* 1 teaspoon of dry oregano
* 1 teaspoon of white pepper powder
* ½ teaspoon of black pepper powder
* ½ teaspoon of cinnamon powder
* 4 tablespoons allspice powder
* 3 cloves of garlic, which you will press in with a garlic press
* 1/2 teaspoonful of chili piquín (or use ancho chili for less spicy recipe)
* salt to taste
* 1/2 cup pork lard.

Ingredients needed for the accompanying sauce:

* 8 white mexican radishes well washed and finely chopped (can be replaced by turnip or rutabaga)
* 1 purple onion finely chopped to small bits
* 4 cut ancho chilis finely chopped (use red serrano or fresno chilies for a stronger punch if desired)
* 1/4 cup of cut finely cut coriander leaves or one tablespoon of the coriander spice we have in regular stores
* 1 cup bitter orange juice (or a mix of orange and lemon juice) **
* 1/4 cup vinegar
* salt to taste.

1. Let's begin preparing this ancient Yucatecan recipe
Use an oven-friendly wide pan line it using the banana-tree leaves, making sure these leaves stick out enough to be able to wrap the cochinita in them.
Place the meat on the leaves.

2. Dissolve the achiote in the sour orange juice add the spices to that mixture and it is with that mixture that you will marinate the meat in. Pour the orange/achiote mixture in that pan marinate everything in the refrigerator for more or less eight hours more, if possible.

3. Preheat the oven to 275 °F Melt two tablespoons butter,
pour the melted butter in the pan, wrap tightly the mixture with the banana-tree leaves, cover the pan with aluminum foil or its lid and we will bake it nice and slow in the preheated oven, at 275 ºF for 4-5 hours. Once cooked, coarsely shred the meat with two forks.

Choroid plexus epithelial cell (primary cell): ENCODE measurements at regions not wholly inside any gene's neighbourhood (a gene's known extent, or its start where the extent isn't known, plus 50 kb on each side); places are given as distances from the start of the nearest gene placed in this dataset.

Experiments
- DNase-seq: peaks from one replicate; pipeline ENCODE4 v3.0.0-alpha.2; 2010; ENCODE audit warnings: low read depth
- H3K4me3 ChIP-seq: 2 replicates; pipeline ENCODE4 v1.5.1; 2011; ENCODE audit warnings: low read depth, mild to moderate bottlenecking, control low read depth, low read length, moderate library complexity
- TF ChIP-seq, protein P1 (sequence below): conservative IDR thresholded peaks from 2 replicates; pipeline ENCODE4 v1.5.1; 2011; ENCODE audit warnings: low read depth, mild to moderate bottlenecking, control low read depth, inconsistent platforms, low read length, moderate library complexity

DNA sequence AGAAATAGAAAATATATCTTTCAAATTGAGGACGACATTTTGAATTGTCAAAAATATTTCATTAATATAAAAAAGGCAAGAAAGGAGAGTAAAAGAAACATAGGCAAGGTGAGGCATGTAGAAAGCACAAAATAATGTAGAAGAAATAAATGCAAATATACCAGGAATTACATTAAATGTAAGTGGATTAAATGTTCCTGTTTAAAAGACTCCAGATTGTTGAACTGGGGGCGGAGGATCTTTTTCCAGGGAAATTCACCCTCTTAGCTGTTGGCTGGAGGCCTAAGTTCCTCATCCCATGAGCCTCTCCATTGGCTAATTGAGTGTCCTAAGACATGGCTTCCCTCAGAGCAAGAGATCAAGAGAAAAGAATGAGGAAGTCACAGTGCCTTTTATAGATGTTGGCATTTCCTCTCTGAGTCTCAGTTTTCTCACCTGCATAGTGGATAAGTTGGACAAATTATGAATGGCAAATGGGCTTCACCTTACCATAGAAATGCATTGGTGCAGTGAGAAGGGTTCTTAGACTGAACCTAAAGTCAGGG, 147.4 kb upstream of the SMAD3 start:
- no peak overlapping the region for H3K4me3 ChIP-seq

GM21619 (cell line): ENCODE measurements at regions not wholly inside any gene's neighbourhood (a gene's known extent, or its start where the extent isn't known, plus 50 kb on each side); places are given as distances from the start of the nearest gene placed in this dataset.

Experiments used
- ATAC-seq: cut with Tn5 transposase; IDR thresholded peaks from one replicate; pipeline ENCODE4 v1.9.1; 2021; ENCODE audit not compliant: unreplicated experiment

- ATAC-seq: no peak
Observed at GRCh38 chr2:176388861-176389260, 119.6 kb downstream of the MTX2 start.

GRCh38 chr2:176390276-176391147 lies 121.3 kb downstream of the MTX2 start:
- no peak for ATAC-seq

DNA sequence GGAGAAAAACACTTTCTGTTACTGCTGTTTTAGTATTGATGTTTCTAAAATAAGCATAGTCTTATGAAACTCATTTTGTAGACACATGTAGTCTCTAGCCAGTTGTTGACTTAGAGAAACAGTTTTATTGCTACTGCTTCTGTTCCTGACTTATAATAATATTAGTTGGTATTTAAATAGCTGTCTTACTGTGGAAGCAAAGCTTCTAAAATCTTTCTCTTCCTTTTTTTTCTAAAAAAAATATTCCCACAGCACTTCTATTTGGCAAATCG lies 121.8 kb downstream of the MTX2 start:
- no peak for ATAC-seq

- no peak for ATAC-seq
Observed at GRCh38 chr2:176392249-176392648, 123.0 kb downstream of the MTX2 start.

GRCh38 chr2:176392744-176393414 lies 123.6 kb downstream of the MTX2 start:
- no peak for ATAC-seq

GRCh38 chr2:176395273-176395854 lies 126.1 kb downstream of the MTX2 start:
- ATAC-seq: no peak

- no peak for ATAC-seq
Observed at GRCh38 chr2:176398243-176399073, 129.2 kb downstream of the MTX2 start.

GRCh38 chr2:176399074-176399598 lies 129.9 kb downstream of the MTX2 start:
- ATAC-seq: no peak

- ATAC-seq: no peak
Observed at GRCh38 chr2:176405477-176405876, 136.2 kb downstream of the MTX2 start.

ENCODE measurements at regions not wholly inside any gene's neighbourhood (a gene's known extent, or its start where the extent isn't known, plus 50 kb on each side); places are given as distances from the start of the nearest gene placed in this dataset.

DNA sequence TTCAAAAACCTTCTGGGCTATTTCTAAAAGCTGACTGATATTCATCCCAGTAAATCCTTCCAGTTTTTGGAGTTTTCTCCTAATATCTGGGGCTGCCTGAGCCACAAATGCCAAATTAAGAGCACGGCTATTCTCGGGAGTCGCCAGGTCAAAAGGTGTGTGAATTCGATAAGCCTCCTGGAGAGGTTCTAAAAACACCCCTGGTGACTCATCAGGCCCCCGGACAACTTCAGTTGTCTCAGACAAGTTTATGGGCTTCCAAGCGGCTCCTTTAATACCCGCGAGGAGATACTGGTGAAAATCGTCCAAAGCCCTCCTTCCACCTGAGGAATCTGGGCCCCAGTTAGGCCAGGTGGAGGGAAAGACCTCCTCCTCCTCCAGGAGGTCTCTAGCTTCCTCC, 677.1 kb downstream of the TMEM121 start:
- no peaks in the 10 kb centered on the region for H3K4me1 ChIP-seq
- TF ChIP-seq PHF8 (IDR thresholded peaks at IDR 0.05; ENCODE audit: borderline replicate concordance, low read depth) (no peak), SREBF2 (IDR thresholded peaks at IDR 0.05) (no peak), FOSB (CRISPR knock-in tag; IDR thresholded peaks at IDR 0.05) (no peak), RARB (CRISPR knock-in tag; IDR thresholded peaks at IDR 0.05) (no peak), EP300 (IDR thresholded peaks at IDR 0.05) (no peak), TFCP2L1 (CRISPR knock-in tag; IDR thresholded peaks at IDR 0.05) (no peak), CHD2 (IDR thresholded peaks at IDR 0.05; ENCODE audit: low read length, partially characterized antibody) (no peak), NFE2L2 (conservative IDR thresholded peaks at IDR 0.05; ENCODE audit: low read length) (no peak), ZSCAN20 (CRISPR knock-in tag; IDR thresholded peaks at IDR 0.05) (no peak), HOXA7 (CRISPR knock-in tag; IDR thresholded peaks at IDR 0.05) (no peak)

4. The accompanying sauce: Mix all the ingredients mentioned above regarding the sauce, blend using a food processor, and allow everything to marinate for about three hours.

You can use the banana-tree leaves for decorating each plate as you are serving them to create a nice exotic touch, put the meat on top pour the sauce over the meat and serve with freshly-made tortillas, to complete this excellent Mayan mexican recipe.

** For those living outside South America or Spain: As a substitue for the bitter orange, combine the lemon juice or grapefruit juce with regular orange juice, about half-half. This mix will turn out similar enough to the real thing. I have recently discovered a citrus Adobo powder that helps here, too. Regarding the banana leaves, your chances are very good to find them at the closest Latin supermarket if not, often the Philipino markets have them too.


Smoking and Finishing

There are two ways you can go about this—three, if you count digging a pit and setting it on fire. The first method is on the stovetop. It's not particularly difficult it's just a little finicky (and, no matter how hard you try, your house will smell like smoke). To do it, I use a wok that I line on the inside with heavy-duty aluminum foil. I place a wire rack on top of that to hold the meat, then put some wood chips in the base of the foil. I then heat up the wok on a hot burner until the wood chips start smoldering, before placing the lid on top and folding up the foil to seal in the smoke and moisture. (You can see some pictures here—sorry about the terrible quality of my photos from six years ago.) Incidentally, this method also works for getting smoky flavor into Southern-style barbecue indoors.